Firms still need to be careful about ‘crisis cartels’ even though the Government has reassured  businesses they won’t feel the heavy hand of the Commerce Commission, competition law specialist Glenn Shewan tells Mark Jennings.

* Watch Mark Jennings’ full interview with Glenn Shewan in the video player below*

On Sunday, Minister of Commerce and Consumer Affairs Kris Faafoi asked the Commerce Commission to take account of the exceptional circumstances created by Covid-19 when monitoring business behaviour in coming weeks.

He said essential sectors like supermarkets and telecommunications companies may need to work in a more collaborative way than the Commerce Commission would normally be comfortable with.

The commission responded quickly with its own statement reassuring business that “It has no intention of taking enforcement action under the Commerce Act against businesses who are cooperating to ensure New Zealanders continue to be supplied with essential goods and services during this unprecedented time.”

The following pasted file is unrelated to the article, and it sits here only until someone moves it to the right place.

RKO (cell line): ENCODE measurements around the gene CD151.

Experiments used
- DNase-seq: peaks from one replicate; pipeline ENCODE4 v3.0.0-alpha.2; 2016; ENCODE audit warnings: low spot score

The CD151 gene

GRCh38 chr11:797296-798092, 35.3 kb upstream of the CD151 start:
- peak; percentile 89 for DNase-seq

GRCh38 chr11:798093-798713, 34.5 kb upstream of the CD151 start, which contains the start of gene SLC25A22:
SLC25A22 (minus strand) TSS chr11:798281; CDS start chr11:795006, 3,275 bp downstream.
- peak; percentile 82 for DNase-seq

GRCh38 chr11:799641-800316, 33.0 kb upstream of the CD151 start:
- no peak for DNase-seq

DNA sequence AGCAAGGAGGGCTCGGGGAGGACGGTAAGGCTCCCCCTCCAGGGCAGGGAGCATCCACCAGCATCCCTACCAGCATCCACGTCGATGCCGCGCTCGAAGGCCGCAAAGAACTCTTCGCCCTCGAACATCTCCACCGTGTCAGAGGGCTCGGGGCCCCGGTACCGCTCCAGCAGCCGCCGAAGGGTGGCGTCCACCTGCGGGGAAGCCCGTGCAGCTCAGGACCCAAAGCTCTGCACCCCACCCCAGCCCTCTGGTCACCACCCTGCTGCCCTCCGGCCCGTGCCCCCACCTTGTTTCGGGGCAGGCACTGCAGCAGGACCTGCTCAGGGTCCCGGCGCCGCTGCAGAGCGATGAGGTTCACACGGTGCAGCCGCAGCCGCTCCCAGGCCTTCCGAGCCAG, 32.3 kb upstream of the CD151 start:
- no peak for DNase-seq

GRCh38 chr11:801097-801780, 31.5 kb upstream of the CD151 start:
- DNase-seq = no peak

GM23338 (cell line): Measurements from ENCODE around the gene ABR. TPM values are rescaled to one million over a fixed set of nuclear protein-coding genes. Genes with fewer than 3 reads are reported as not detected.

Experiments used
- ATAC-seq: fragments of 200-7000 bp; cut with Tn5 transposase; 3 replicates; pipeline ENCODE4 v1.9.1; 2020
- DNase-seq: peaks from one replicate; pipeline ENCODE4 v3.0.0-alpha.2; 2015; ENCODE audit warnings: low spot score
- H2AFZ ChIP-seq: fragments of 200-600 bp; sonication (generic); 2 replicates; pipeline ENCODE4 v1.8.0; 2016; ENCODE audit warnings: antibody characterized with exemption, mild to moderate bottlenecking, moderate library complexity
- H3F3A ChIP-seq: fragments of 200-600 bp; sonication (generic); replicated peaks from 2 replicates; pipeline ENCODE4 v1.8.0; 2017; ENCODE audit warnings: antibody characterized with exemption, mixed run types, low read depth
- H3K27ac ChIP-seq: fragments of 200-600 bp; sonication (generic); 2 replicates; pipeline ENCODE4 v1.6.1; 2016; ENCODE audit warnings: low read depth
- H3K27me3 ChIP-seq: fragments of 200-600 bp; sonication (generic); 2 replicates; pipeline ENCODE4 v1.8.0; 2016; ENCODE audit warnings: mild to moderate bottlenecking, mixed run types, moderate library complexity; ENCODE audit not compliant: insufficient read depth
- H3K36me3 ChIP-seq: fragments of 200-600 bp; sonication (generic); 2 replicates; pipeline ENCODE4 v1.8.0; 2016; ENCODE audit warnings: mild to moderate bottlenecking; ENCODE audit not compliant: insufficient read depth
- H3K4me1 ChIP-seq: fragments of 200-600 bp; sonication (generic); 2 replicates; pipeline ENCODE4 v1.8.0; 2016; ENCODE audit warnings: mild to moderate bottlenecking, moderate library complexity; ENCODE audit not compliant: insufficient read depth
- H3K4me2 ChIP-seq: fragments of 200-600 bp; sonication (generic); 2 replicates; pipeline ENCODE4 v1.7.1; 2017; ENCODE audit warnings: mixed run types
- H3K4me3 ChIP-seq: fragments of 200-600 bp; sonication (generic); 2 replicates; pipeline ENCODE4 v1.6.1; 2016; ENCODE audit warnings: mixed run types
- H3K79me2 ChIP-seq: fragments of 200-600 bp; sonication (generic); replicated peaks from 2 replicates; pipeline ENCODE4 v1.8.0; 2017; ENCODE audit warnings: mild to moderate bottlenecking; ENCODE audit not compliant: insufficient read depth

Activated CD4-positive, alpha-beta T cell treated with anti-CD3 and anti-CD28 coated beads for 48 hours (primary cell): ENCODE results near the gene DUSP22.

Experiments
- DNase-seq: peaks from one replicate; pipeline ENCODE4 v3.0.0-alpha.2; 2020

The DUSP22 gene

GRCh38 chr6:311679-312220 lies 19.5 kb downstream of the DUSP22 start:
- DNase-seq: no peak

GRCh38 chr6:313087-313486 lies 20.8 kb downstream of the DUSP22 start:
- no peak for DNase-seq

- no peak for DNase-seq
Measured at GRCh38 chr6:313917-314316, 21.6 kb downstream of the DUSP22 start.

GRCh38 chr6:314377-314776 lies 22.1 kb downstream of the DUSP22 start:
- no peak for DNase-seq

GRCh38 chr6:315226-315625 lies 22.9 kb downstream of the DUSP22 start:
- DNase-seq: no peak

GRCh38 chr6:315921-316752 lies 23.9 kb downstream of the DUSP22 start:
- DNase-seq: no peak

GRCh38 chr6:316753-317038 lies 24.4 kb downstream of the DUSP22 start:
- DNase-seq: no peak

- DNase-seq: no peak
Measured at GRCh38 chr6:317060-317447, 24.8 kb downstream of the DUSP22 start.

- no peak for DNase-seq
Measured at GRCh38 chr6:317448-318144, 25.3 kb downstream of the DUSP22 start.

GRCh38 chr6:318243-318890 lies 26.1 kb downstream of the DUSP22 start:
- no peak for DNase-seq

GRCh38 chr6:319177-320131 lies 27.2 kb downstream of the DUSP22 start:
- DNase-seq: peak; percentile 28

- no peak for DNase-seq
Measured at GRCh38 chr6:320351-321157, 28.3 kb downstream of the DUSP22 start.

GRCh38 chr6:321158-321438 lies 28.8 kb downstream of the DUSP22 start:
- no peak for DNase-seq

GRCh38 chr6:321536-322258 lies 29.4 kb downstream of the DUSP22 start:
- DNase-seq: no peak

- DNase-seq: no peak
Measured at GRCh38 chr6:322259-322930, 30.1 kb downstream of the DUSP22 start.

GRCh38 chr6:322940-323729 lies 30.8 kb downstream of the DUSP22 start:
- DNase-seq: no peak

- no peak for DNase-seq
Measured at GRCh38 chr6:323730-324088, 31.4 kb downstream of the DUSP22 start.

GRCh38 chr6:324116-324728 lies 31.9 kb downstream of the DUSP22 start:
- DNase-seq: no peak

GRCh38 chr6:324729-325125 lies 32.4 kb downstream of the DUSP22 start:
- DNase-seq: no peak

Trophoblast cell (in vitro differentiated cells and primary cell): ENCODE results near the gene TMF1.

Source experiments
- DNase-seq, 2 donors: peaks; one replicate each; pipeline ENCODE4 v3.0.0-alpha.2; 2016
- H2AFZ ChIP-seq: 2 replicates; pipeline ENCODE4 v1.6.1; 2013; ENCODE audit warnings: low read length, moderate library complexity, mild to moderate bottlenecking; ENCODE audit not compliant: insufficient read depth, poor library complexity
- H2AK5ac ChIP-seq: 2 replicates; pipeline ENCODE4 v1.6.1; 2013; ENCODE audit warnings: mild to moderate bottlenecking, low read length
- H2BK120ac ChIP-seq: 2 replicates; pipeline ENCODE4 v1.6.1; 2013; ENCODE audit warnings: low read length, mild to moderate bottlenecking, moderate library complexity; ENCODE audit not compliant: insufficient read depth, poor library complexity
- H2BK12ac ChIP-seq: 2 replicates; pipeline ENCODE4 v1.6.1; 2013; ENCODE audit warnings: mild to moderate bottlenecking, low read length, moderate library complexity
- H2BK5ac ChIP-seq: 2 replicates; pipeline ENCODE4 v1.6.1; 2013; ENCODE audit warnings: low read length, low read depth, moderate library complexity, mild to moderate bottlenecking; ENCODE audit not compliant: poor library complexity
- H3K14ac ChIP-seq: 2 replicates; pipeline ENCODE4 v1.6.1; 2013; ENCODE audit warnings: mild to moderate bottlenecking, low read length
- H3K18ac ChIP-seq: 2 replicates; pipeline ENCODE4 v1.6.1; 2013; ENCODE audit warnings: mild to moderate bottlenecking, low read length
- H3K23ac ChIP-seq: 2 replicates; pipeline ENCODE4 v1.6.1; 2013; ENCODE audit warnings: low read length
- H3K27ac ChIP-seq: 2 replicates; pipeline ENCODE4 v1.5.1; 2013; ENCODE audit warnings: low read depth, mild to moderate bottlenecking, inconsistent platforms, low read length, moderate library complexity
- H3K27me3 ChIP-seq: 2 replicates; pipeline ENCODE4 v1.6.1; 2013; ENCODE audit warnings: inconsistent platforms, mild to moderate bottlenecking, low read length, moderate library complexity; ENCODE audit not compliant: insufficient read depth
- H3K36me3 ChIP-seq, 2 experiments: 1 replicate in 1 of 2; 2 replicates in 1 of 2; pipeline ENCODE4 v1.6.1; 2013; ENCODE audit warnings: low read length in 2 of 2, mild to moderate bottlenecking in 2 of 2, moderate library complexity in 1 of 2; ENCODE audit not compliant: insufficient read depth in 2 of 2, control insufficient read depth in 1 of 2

But then came a warning. “The Commission will not tolerate unscrupulous businesses using Covid-19 as an excuse for non-essential collusion or anti-competitive behaviour. This includes sharing information on pricing or strategy where it isn’t necessary in the current situation.​”

Bell Gully partner Glenn Shewan says companies need to heed the Commission’s warning and be careful not to cooperate to the point where they form “crisis cartels”.

“You have a major crisis or shock such as this and it can compel competing businesess to start cooperating together just to address the pressing issues they’re facing at the moment. The issue with that can be where they overstep the mark and replace the competition that would otherwise exist between them with cooperation particularly on prices and capacity.”

Shewan says industry shocks in the past have led to agreements that have fallen foul of the Commission.

He cites the case of the real estate industry banding together to counter a significant increase to listing fees for properties on Trade Me.

“Real Estate agents came together quite legitimately to discuss how they were going to address this cost, unfortunately they overreached somewhat in agreeing to the price they would pass through to their customers which the Commerce Commission took as a breach of the Commerce Act and successfully obtained penalties from the court.”

Shewan recommends businesses planning to cooperate during the current crisis should seek advice if they are unsure where the line is likely to be drawn.

Bell Gully is a foundation supporter of Newsroom.

Mark Jennings is co-editor of Newsroom.

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